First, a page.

Jul 30, 2017

Buy 1 Get Everything Free

17th Sunday in Ordinary Time

It might surprise many to learn that the Scriptures were not written so that they would be printed, bound and put into the book form that so many of us are now familiar with. The inspired authors first wrote their words down so that they could be read out loud and be listened to - like an audio book!

Of course, the majority of people who first encountered the sacred writings could not themselves read or write. But, for the most of them, there was nothing wrong with their hearing!

They listened and reflected on what they heard, took their time to reflect and sought to understand what they heard. For this reason, the ancients were very used to memorizing large sections of passages, and would often tell and retell a portion of Scripture, a parable, a letter from one for the apostles, again and again.  After all, it didn’t cost anything to repeat from memory a story you had heard and so pass on the details in an oral tradition.

So, in the early Church, the many disciples recalled the Holy Scriptures not as a simple means of replicating them, as if they were human printing presses. Even when the Sacred text was available to them first hand, it was not studied in the modern sense of a Bible Study. Instead, portions of Scripture were used for meditation and prayer and always within the context of developing one’s relationship with Christ. For example, an ancient Christian writer, Origen of Alexandria, who died in 254 AD reflecting on the Gospel for today, likens the search for hidden treasure in a field, to exploring the whole bible in order to findthe hidden Christ within all its pages. And when you find Christ himself, he is not a chapter and a verse. You cannot just simply copy, cut and paste him from one place to another or lift him out from his surroundings. You have to buy the whole field – he comes with everything.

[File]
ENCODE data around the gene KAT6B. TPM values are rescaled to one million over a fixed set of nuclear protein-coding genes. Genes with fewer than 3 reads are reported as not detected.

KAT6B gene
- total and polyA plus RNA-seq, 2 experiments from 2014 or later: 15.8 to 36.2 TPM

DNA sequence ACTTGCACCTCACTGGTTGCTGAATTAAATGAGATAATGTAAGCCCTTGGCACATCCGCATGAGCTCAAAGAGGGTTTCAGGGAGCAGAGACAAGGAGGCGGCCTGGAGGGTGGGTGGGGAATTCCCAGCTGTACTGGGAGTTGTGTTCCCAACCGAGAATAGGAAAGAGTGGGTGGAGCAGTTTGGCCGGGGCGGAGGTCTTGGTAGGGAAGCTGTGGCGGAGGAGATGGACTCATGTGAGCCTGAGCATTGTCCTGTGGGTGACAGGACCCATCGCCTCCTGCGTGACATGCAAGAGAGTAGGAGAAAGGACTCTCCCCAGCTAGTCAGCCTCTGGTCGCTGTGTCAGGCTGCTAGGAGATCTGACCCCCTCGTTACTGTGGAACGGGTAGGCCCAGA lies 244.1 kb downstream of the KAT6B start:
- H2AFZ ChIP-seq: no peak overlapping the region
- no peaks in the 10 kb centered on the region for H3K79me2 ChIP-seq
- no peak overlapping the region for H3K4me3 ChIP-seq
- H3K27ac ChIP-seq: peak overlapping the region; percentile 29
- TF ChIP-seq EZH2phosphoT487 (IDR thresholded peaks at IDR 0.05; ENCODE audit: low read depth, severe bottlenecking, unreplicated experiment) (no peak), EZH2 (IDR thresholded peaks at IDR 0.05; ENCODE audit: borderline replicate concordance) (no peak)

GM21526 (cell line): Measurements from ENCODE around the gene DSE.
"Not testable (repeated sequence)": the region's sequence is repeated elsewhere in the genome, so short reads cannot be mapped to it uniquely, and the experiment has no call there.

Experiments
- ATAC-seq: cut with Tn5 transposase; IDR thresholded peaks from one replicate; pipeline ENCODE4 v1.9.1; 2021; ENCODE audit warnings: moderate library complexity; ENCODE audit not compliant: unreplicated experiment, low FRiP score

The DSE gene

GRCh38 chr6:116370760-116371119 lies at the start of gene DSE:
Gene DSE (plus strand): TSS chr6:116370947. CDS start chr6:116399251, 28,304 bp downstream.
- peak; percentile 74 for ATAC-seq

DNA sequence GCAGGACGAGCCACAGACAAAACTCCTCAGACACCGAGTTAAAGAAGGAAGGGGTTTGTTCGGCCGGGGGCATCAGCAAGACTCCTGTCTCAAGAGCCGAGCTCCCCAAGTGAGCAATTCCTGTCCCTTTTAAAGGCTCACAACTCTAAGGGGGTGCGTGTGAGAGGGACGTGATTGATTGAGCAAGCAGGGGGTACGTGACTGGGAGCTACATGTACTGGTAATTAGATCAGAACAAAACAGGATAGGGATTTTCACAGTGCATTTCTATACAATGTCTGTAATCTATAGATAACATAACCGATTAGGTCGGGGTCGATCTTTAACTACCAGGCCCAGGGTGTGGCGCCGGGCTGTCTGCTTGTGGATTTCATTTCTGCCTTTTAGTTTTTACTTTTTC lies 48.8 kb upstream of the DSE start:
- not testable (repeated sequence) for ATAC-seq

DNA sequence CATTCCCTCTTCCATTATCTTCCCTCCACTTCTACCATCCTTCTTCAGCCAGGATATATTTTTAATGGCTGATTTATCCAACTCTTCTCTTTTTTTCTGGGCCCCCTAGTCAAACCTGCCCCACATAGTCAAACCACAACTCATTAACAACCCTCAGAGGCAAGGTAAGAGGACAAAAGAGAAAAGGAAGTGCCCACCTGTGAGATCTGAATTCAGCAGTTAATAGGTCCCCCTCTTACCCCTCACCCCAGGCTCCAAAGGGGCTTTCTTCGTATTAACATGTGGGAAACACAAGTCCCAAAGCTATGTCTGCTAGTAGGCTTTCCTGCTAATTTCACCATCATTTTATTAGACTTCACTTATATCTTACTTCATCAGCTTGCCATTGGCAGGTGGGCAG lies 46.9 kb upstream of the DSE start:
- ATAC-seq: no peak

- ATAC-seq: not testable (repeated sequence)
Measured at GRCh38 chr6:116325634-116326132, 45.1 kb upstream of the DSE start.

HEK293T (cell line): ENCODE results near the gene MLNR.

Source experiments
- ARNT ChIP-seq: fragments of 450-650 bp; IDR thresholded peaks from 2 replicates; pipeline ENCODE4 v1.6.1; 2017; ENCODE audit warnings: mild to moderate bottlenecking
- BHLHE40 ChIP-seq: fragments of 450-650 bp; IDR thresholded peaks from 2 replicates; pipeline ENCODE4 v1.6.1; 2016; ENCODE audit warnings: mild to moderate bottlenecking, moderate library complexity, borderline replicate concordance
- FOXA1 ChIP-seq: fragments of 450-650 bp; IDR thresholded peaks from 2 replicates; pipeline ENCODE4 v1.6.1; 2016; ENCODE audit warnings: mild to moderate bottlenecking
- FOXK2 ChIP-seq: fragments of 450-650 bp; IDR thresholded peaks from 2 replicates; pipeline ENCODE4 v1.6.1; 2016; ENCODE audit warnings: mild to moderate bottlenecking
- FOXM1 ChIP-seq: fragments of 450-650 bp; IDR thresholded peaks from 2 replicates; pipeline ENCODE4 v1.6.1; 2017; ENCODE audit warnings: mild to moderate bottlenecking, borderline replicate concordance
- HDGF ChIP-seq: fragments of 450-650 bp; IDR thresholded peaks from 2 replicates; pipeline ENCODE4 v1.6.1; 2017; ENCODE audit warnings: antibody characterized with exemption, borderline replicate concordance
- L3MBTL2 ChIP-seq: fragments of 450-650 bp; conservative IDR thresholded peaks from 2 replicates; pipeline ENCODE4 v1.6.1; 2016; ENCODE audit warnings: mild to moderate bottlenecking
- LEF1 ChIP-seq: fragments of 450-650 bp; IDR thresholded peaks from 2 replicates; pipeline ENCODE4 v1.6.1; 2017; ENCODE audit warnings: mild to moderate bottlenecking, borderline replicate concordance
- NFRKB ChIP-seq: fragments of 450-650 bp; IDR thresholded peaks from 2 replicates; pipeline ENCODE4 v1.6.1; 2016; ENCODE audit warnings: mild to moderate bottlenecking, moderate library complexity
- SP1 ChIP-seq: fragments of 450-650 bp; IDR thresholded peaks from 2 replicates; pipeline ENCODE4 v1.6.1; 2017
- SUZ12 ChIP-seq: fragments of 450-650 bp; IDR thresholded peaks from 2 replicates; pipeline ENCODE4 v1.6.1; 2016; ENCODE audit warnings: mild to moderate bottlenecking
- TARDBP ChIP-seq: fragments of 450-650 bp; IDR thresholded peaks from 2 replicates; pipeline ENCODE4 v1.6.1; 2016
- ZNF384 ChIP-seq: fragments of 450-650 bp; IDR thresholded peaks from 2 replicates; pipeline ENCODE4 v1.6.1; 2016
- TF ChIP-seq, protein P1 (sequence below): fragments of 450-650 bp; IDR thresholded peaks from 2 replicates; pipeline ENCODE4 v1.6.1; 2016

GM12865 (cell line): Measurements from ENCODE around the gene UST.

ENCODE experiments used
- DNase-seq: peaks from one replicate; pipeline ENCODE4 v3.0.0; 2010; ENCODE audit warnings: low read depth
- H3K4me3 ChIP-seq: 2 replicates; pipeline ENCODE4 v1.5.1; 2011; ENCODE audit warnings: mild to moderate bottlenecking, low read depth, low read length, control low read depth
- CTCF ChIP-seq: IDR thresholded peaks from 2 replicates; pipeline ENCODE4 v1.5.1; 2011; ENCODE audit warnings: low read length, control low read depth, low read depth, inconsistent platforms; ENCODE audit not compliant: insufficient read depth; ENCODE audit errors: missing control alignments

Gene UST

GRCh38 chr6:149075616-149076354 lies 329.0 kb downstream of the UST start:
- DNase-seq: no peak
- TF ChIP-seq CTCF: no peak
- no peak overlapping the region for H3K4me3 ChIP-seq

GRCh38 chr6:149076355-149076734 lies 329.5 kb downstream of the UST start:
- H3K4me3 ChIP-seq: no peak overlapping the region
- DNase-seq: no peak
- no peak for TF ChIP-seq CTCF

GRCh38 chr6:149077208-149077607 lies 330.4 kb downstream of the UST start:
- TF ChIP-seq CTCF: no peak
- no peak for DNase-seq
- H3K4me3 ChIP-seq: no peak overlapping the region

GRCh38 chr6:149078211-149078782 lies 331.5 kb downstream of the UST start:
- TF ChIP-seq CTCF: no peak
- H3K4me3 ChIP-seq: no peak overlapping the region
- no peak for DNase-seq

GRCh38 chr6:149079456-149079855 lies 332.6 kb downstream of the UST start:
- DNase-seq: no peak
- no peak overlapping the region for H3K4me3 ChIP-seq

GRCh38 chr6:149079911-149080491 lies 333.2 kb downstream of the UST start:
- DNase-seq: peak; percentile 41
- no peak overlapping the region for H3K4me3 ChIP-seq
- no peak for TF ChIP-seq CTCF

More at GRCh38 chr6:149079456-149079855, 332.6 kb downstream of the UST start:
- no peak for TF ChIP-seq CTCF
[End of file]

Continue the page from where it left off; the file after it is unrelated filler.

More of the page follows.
That is why the best word to describe the big picture of our relationship with Christ is “catholic”. The word “catholic” describes “everything, everywhere, things in relationship to other things, nothing in isolation, nothing unrelated – it’s big, universal, touches everything, wonderfully messy but it’s all together”. To claim the pearl of great price hidden in the soil, we do not dig it up and slip it into our pocket and say “mine”. We buy the whole garden. The we invite everyone into it, uncover the treasure with much excitement and declare it, not to be “my treasure”, but “ours” - it is a “commonwealth”. That’s the “catholic” way- that is our Catholic culture.

Even that word “culture” - its various uses are associated with making the land ready to bear fruit. This is “agriculture”. We “cultivate” the earth. As Christ is the vine, and we are the branches, our heavenly Father, cultivates our soul, so that the whole vineyard bears fruit, fruit that will last, an abundance for everyone. Every one of us bears fruit in our Christian life only insofar as each of us remains attached to Christ the true vine. Our value and worth is always associated with Christ, the pearl of great price.

What started off as a small investment in land to secure this Pearl of Great Price, throughout the centuries our Catholic Culture has influenced the big picture of the world, not just in the areas of theology but also in philosophy, law, art and music, health care and education. The spirit of the soul of our soil, has never been “me” or “mine”. It has always been “ours”. The Church is not a denomination. It is a great culture within which everyone is invited to leave behind their own individualistic agendas and join a commonwealth of plentiful grace for the salvation of the whole world.

May we never fail to embrace the big picture of our Catholic faith and culture in such a way that within and throughout the vastness of the Church’s history and the wealth of her experience we may rediscover the true value of this family treasure we hold, the pearl of great price, Jesus Christ, the Word of God who lives and reigns forever!

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